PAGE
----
Who needs a turkey when you can have a pheasant? From The Medieval Cookbook comes this easy-to-make alternative to your typical game-bird fare. We’ll have to skip this, since we’re unsure where to procure pheasants in Southern California (and perhaps do not need to consume two rashers of bacon on top of the large quantity of mashed potatoes we plan to eat tomorrow), but this is surely a project for an adventurous eater. Happy Thanksgiving!
"Perbuille hym, and larde hym, and putt the knese in the vent: and rost hym, & reise hymp vpp, hys legges & hys wynges as off an henne; and no sauce butt salt."—Two Fifteenth-Century Cookery Books, Douce 55.
2 young pheasants
2 tablespoons unsalted butter
2 small shallots, peeled
2 rashers streaky bacon
A little seasoned flour for dredging
Preheat the oven to 400 degrees F. Put half the butter and a shallot inside each pheasant and cover the breast with a rasher of bacon. Wrap each bird in a separate piece of foil. Then put them inside side by side on a rack in a roasting-tin and roast in the over for 30 minutes. Remove them from the oven, take off the foil and dredge with seasoned flour, baste and return to the over for another 10 minutes, but which time they should be golden-brown. Serve with coarse sea salt in small ramekins or egg cups as a condiment or sauce.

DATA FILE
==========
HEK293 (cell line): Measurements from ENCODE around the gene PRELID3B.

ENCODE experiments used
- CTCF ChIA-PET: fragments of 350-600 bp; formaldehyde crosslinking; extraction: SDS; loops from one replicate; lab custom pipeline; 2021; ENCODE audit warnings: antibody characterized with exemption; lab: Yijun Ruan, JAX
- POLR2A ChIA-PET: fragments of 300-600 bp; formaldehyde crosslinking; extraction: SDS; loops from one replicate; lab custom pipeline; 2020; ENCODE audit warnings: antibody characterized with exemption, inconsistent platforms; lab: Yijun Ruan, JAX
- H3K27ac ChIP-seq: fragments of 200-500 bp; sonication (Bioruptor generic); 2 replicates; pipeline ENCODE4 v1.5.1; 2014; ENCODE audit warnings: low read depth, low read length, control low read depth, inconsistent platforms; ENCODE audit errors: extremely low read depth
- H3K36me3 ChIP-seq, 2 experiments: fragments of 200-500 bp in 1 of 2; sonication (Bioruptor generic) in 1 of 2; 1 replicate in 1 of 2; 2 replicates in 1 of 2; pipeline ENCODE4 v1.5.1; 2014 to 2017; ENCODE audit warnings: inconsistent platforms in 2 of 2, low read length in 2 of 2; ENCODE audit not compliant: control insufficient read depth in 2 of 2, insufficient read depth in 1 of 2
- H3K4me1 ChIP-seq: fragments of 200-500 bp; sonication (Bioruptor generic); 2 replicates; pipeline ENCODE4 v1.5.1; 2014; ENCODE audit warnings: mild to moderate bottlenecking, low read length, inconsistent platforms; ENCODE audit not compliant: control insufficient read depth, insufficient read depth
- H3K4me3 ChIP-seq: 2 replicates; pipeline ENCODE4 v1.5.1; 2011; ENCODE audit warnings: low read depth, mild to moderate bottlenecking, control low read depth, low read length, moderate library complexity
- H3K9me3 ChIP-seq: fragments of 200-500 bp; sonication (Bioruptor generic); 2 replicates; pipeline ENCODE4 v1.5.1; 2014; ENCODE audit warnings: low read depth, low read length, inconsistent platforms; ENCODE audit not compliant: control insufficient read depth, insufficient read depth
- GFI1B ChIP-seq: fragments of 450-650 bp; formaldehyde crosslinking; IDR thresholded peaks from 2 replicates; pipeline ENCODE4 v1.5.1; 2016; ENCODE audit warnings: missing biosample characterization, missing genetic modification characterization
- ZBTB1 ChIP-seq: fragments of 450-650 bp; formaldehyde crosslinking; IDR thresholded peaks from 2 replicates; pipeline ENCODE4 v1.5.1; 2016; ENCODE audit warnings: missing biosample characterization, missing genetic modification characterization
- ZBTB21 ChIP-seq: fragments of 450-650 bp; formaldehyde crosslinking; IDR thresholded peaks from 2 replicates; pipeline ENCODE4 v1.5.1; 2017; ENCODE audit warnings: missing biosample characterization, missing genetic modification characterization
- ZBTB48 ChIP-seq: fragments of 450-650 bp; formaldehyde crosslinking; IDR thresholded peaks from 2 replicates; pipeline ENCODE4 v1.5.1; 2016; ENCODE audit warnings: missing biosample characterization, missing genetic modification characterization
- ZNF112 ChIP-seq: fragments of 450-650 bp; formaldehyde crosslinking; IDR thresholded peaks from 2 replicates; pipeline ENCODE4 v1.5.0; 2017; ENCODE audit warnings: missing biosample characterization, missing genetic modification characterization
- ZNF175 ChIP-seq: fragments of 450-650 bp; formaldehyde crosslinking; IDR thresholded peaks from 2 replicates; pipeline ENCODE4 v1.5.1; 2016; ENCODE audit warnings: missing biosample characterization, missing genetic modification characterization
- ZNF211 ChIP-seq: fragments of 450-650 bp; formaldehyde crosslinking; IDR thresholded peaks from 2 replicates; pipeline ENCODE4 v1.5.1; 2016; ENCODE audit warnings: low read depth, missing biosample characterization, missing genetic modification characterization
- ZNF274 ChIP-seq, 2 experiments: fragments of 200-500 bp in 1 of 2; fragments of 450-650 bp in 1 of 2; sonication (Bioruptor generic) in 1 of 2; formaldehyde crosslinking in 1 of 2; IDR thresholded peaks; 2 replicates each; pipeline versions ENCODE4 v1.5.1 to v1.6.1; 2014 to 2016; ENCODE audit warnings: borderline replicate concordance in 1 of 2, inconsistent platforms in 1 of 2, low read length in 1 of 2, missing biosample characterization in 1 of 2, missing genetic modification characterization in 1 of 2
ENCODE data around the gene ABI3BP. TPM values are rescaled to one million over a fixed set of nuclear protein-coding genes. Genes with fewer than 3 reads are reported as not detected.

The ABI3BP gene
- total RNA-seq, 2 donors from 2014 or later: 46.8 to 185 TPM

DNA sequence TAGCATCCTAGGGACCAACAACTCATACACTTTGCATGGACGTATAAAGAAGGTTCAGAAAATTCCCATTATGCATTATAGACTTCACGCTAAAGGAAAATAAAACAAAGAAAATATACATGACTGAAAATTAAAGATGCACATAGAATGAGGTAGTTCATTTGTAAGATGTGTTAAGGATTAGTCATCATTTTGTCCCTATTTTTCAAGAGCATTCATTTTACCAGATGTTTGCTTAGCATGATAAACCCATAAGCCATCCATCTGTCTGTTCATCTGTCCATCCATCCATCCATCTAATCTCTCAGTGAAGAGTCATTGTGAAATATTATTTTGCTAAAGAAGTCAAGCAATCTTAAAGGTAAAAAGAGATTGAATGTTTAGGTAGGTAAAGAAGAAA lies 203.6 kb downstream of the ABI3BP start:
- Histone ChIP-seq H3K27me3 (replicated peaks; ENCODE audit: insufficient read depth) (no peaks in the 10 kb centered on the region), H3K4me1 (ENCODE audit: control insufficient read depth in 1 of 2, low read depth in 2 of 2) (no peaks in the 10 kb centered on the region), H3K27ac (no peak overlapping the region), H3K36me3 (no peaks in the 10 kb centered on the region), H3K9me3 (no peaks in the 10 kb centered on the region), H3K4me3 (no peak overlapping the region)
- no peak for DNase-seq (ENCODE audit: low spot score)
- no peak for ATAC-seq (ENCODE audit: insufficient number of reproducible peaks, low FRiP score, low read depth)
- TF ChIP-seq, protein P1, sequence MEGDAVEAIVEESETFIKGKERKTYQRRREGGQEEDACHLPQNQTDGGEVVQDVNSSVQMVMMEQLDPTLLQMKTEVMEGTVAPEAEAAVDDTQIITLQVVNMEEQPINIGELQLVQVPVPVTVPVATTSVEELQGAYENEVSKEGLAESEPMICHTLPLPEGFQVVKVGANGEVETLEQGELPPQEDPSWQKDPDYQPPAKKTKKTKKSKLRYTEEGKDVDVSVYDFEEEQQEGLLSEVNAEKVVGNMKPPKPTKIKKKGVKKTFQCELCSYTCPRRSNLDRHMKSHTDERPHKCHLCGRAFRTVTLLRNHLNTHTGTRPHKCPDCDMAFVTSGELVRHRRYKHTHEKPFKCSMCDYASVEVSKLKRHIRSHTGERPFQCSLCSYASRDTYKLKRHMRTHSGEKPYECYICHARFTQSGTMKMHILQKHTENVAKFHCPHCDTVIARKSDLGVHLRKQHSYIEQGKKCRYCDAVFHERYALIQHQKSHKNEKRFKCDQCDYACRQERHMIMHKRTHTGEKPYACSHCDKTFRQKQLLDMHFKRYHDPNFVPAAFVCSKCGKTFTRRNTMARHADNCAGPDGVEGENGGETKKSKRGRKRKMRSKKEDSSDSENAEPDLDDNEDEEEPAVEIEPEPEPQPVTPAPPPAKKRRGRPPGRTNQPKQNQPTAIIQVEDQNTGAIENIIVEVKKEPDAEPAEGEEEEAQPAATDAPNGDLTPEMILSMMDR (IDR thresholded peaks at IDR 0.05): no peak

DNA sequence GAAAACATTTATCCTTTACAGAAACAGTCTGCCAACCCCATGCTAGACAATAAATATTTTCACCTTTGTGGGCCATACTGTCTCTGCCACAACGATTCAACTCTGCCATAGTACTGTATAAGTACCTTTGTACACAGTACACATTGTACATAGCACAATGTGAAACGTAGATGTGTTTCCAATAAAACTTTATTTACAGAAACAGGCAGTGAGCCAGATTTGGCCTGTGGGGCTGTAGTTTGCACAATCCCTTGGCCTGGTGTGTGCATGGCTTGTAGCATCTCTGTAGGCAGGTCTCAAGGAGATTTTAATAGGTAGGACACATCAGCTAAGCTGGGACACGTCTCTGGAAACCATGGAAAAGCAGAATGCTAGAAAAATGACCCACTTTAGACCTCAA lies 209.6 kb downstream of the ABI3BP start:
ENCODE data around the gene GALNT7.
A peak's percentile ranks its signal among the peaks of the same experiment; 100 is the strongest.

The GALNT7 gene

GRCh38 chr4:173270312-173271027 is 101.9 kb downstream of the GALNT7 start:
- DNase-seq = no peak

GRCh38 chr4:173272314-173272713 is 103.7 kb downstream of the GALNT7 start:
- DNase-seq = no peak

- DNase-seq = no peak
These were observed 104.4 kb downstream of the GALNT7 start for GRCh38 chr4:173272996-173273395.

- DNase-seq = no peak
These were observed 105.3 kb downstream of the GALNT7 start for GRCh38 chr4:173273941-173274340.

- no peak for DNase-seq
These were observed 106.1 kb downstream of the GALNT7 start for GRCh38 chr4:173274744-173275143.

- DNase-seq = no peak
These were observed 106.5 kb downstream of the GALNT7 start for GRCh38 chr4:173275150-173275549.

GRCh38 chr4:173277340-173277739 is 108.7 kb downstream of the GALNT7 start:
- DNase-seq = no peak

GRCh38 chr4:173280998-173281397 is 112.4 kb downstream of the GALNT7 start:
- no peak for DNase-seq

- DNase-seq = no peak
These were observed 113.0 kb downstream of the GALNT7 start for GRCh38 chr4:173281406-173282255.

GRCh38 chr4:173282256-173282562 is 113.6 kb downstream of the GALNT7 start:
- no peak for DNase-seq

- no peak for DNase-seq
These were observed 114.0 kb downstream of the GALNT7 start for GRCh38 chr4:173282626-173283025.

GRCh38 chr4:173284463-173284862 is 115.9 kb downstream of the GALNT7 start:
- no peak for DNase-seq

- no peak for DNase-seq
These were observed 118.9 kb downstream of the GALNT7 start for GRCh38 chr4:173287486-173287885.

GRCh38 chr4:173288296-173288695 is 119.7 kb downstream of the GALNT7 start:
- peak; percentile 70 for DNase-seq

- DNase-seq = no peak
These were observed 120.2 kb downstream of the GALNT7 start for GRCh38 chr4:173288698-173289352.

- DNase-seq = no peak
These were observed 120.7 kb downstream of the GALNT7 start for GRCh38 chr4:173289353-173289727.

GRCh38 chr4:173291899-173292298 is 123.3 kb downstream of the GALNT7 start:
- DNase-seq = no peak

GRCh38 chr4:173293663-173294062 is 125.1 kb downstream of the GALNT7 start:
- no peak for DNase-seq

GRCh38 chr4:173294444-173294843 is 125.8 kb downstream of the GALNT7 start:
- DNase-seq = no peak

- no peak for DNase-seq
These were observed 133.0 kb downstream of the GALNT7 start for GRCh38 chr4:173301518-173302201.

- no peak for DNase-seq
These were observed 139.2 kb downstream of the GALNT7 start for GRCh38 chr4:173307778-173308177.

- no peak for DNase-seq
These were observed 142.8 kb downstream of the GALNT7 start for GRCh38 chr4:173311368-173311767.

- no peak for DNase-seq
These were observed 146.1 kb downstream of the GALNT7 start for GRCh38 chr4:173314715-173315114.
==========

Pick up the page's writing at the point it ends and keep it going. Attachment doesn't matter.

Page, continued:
Recipe from The Medieval Cookbook: Revised Edition by Maggie Black